is positioned to reflect a major portion of the radiation 22B exiting the product
23 back to irradiate the product, effectively from the bottom upwardly.
Note that the term, "high density material" referred to herein, comprises
boron, boron carbide, carbon or the like wherein the density is about 2 to 2.5
g cm3. These materials have the highest density amongst the low Z chemical
elements. A low Z material is chosen because of lower absorption of the irradiating
rays. It is known from physics that the absorption of X-rays and gamma-quanta rises
as Z to the 5th power and diminishes by energy as E to the 3.5 power where Z is
the atomic number of the absorber and E is the energy of the photons. This means
that the low energy photons like X-rays or gamma rays would be highly absorbed
by high Z materials. The best absorbers are high Z chemical elements and the best
scattering materials, i.e., material with low absorption capability are low Z chemical
elements. It is an additional feature of the high density material used that it
diminishes the depth of penetration into the reflector material layer thereby
permitting the thickness of the reflecting layer to be decreased. The reflector
24 can comprise a planar surface, and/or the reflector 24 may be contoured to better
direct the reflected X-rays back to the product, as depicted in Fig. 1. The reflector
should be at least three quarters (3/4)of an inch in thickness, and in the embodiment
described with relation to Figs.1, the reflector is 10 cm in thickness (2.54cms
equals about 1inch; 1.90cm equals about 3/4 inch).
Reflectors of boron carbide , boron and carbon have been used in the
inventive system. In one embodiment, boron carbide is used as the material for
the reflector 24 since it is readily available in the marketplace. All three materials
mentioned provide excellent results as a reflector of irradiation rays. Importantly,
all three materials are quite stable and will not deteriorate with use. Stated
in another way, all three materials can withstand the bombardment of the radiation
without any substantial alteration in their photon-reflective characteristics.
A comparison was made of the outputs of reflectors made from each
of the mentioned materials, i.e., and it has been found that the outputs from a
pure boron reflector as well as from a carbon reflector follow essentially the
output curves [a]of boron carbide. The boron and carbon reflectors actually provide
slightly higher peak outputs at the lower energy levels with carbon providing the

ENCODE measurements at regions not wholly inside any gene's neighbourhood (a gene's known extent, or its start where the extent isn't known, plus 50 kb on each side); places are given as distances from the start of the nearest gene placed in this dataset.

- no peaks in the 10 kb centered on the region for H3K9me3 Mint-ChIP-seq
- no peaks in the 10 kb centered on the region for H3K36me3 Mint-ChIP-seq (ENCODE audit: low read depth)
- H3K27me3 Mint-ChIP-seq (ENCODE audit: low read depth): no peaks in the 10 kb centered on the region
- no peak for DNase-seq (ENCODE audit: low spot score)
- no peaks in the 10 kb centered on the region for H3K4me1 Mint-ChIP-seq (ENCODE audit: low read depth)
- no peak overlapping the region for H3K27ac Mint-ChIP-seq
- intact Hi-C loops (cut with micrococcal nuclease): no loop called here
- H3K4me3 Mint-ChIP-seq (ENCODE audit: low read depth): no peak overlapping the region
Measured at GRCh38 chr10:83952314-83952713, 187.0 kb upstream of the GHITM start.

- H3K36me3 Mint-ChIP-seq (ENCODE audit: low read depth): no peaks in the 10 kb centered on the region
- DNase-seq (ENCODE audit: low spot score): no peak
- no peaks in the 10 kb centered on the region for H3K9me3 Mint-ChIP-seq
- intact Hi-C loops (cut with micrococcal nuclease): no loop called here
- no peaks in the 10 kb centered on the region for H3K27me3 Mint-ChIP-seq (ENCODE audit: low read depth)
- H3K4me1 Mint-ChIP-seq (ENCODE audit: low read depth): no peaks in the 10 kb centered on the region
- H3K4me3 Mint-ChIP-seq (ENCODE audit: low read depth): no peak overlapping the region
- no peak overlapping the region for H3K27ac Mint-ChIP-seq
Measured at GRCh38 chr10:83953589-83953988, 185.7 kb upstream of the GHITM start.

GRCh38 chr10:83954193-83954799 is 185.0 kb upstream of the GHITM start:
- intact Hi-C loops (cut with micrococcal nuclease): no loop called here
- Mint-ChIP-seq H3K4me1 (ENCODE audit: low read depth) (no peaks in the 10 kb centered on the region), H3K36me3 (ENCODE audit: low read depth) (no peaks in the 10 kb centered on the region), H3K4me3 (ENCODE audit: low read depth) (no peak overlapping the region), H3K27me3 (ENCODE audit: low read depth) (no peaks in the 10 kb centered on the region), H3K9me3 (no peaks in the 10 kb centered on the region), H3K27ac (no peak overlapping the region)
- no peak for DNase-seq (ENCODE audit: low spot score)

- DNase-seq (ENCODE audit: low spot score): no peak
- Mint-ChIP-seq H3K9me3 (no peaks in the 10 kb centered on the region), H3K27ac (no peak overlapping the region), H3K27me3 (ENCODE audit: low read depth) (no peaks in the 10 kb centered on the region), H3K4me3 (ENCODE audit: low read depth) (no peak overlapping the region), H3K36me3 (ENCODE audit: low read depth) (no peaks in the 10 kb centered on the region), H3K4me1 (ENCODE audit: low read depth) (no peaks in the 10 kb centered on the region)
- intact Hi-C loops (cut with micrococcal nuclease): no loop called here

highest peak outputs. However, as mentioned above boron carbide is used in the
embodiment shown because it is generally available, durable and practical. Boron
carbide has the highest density (2.52) amongst the three materials noted herein.
In the embodiment of Fig. I, the reflector 24 has its sides or ends
25 angled upwardly, such that the reflected beam is directed to the bottom surface
of the product 23, and also to the sides of the product to provide a more uniform
irradiation to the entire product. It should be understood that the reflector 24
can be configured to accommodate products of different sizes and shapes. As depicted
in Fig.1A, if the product is circular, the reflector 24 can be configured to have
a circular recess 26 and vertical sides 25A of selected thickness, to receive the
product and more evenly reflect and re-irradiate its bottom, sides and even the
top surface. In the case of electronically produced X-rays, the thickness of the
reflector is chosen to effectively reflect the high energy in the broad X-ray spectrum.
In the case of a gamma-ray source, it is easier to determine the proper thickness
of the reflector, because the thickness can be adjusted (tuned) to only one energy.
Figs. 2 and 3 show the results of tests conducted to quantify the
improvement provided by the inventive method and apparatus. The test set-up was
modeled to obtain results over a wide band of voltages, i.e., for commercially
useful types of systems. It is, of course, known that water is a standard by which
useful X-ray irradiation can be measured, particularly when considering irradiation
of blood transfusion bags or containers, meat food products and vegetables.
The analysis to be described in connection with Fig. 2 and Fig. 3
was on a system such as shown in Fig. 1. Specifically, a four (4) cm thick water
equivalent phantom 23 comprising water equivalent polystyrene layers was positioned
to receive the radiation provided from the tungsten anode of the X-ray tube 21.
The results shown in Fig. 2, were obtained when the product was positioned 10 inches
(25.4 cms) from the output port of tube 21. The layers were located between the
X-ray tube and the reflector 24 comprised a 10 cm thick flat boron carbide member.
A standard aluminum or copper filter, not shown, filtered the X-rays from X-ray
In Fig. 1, for purposes of depiction of the X-rays 22 penetrating
the product 23 and the depiction of the reflected X-rays 22A, the space between
the product 23 and reflector 24 has been exaggerated. Preferably, the upper surface
of reflector 24 is placed in a position closely adjacent the bottom surface of
the product. For example, when the product is mounted on a conveyor belt, the reflector
is mounted immediately below the belt. The test results obtained in Figs. 2-4,
were obtained with the upper surface of the reflector 24 in position essentially
abutting the bottom of the phantom product.
For the comparisons indicated in Figs. 2 and 3, the system was first
operated without the reflector 24 and readings taken of the data obtained. Next,
the reflector 24 was mounted in the system and readings taken of this data. Fig.
2 is a table showing the dose distribution in the 4cm thick water equivalent phantom
product (standard layered phantom comprising suitable layers of plastic) irradiated
by a 160 kV X-ray tube. It was found that the dose distribution decreases almost
linearly from the top surface to the bottom surface of the phantom. Without a reflector
24 and assigning the value of 100% to the dosage at the top surface, it was found
that the dosage at the middle (at the 2cm thickness) of the phantom was 76% of
the dosage at the top of the phantom, and the dosage at the bottom surface was